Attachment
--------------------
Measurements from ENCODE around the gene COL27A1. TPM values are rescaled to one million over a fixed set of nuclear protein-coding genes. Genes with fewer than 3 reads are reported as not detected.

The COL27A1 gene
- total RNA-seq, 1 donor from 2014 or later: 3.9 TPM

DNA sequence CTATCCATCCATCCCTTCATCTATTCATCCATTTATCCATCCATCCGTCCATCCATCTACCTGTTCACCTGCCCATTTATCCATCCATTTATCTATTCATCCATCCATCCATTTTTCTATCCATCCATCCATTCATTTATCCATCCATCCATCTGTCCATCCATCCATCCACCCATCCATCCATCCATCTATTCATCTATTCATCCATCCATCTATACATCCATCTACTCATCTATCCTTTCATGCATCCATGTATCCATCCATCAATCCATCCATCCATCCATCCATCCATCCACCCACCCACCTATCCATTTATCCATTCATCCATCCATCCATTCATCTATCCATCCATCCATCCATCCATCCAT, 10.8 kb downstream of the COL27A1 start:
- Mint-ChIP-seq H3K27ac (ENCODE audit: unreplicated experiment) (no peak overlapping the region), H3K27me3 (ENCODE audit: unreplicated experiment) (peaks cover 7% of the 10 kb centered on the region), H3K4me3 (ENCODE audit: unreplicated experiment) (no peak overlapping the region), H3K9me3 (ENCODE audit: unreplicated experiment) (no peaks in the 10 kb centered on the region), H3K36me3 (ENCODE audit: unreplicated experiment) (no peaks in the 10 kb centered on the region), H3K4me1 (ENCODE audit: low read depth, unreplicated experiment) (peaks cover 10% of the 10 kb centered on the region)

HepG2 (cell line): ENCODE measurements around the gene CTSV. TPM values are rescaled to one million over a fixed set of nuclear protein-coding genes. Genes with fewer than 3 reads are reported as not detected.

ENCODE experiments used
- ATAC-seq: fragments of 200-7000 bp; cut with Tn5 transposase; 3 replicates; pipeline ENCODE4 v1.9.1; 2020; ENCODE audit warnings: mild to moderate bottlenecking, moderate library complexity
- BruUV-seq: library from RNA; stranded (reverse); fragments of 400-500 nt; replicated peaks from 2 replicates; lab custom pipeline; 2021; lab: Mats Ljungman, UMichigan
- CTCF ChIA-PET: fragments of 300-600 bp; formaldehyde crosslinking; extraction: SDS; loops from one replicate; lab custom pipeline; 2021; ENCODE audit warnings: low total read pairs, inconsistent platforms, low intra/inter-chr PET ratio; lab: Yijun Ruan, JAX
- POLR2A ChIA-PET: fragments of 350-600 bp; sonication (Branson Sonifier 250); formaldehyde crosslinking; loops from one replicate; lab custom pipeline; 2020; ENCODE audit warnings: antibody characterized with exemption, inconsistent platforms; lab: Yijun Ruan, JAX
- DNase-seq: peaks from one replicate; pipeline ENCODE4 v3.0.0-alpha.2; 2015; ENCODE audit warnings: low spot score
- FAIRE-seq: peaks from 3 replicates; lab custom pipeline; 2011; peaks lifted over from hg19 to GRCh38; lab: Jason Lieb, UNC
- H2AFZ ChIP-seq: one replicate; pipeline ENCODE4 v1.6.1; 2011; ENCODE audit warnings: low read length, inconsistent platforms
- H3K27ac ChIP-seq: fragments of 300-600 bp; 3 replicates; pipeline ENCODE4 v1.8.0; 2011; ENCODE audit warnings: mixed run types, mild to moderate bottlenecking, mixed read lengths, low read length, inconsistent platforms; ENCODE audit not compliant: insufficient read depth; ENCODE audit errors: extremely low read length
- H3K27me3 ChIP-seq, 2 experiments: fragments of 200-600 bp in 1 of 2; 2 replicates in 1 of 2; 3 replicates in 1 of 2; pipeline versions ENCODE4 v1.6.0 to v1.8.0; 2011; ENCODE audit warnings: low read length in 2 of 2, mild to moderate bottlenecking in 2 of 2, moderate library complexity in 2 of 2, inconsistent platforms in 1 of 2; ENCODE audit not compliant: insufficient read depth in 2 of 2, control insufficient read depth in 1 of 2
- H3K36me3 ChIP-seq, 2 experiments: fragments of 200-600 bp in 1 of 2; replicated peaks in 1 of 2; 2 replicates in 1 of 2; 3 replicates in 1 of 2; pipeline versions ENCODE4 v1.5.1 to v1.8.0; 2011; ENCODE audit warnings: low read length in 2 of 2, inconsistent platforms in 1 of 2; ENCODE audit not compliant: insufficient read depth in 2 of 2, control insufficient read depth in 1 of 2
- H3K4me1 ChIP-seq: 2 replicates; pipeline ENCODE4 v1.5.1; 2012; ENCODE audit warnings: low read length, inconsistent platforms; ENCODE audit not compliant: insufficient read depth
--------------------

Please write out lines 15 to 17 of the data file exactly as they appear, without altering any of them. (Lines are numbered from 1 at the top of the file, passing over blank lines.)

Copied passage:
- H3K27ac ChIP-seq: fragments of 300-600 bp; 3 replicates; pipeline ENCODE4 v1.8.0; 2011; ENCODE audit warnings: mixed run types, mild to moderate bottlenecking, mixed read lengths, low read length, inconsistent platforms; ENCODE audit not compliant: insufficient read depth; ENCODE audit errors: extremely low read length
- H3K27me3 ChIP-seq, 2 experiments: fragments of 200-600 bp in 1 of 2; 2 replicates in 1 of 2; 3 replicates in 1 of 2; pipeline versions ENCODE4 v1.6.0 to v1.8.0; 2011; ENCODE audit warnings: low read length in 2 of 2, mild to moderate bottlenecking in 2 of 2, moderate library complexity in 2 of 2, inconsistent platforms in 1 of 2; ENCODE audit not compliant: insufficient read depth in 2 of 2, control insufficient read depth in 1 of 2
- H3K36me3 ChIP-seq, 2 experiments: fragments of 200-600 bp in 1 of 2; replicated peaks in 1 of 2; 2 replicates in 1 of 2; 3 replicates in 1 of 2; pipeline versions ENCODE4 v1.5.1 to v1.8.0; 2011; ENCODE audit warnings: low read length in 2 of 2, inconsistent platforms in 1 of 2; ENCODE audit not compliant: insufficient read depth in 2 of 2, control insufficient read depth in 1 of 2